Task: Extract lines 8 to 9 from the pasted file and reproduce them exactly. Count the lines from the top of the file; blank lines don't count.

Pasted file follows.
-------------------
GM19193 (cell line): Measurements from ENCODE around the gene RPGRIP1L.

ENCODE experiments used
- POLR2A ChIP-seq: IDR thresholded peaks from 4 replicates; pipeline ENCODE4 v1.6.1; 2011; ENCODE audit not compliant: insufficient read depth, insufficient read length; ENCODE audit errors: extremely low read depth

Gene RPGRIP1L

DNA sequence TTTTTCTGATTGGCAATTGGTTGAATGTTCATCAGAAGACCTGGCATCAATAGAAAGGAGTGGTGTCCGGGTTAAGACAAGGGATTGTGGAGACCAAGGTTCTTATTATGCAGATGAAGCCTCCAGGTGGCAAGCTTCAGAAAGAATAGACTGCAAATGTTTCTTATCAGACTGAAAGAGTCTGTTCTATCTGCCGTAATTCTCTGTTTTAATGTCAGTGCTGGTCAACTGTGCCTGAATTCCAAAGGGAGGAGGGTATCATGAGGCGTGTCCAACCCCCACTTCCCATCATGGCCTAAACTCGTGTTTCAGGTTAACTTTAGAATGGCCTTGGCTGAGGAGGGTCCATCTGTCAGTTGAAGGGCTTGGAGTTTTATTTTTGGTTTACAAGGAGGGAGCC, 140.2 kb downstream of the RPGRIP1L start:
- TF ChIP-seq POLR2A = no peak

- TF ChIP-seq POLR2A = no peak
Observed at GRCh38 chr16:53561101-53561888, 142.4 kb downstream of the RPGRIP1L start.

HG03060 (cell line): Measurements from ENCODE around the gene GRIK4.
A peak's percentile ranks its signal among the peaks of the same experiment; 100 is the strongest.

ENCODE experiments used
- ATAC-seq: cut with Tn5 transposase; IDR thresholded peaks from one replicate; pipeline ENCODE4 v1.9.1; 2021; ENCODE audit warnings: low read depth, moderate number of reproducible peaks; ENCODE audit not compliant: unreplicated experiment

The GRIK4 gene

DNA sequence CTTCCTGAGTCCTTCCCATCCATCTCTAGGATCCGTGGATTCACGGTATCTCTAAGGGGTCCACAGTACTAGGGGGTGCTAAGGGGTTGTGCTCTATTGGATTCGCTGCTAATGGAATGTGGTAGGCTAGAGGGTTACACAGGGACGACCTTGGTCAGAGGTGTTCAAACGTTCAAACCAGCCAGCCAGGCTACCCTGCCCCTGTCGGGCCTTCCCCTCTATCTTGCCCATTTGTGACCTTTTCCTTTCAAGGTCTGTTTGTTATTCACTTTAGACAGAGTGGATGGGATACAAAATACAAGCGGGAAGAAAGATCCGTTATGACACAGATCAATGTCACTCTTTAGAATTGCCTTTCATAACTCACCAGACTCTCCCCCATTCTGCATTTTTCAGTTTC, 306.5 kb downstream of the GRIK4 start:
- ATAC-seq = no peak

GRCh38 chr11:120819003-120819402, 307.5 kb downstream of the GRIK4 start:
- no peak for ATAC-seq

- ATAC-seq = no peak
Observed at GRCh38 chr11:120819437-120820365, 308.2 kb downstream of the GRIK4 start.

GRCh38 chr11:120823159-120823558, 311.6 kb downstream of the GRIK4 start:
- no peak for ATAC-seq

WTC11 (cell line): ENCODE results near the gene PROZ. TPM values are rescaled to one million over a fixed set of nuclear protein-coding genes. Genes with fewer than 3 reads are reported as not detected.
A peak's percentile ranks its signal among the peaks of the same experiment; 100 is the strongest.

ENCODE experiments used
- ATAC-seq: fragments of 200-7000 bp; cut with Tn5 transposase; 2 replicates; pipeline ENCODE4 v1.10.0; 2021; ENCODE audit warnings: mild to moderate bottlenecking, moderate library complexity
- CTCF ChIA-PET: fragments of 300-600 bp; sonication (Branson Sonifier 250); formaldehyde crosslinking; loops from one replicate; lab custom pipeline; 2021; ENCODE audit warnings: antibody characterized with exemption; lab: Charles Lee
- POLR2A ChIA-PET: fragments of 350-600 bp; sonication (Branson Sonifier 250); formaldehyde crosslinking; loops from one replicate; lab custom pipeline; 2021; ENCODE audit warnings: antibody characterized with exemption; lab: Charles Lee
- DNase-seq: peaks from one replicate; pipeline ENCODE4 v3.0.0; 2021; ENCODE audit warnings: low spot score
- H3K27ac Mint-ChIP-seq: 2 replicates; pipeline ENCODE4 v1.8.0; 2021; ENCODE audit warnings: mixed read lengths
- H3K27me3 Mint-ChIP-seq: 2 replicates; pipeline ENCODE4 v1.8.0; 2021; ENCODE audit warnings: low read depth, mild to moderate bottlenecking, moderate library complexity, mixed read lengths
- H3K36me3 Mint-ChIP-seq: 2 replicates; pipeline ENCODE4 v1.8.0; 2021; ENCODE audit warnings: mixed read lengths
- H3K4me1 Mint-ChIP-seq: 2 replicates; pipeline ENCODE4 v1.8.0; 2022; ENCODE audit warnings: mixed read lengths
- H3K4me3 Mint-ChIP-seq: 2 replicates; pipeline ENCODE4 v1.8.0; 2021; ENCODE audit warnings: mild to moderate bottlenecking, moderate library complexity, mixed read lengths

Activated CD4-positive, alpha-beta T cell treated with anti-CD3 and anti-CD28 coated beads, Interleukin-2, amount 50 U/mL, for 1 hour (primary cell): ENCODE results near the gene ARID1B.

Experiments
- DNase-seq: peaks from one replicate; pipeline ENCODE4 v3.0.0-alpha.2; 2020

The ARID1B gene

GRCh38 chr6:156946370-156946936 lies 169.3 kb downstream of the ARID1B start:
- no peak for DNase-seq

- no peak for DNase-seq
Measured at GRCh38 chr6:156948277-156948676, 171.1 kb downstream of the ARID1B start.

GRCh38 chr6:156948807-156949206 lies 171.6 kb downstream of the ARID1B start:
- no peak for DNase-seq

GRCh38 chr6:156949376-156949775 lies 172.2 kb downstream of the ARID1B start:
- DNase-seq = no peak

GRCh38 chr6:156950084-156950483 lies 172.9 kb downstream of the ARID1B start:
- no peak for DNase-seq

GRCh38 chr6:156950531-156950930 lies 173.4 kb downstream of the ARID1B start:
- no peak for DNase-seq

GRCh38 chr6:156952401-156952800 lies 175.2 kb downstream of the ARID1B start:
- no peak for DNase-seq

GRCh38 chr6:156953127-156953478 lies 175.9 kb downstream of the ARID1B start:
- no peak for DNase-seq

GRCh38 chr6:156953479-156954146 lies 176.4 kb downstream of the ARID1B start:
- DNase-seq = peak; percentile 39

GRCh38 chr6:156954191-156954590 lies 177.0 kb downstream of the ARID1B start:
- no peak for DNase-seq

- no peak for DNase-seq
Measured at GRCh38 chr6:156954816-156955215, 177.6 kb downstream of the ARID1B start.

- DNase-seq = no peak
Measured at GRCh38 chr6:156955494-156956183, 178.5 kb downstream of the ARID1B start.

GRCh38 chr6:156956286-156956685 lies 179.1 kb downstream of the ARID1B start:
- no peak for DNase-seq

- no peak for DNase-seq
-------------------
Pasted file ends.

Observed at GRCh38 chr16:53561101-53561888, 142.4 kb downstream of the RPGRIP1L start.

HG03060 (cell line): Measurements from ENCODE around the gene GRIK4.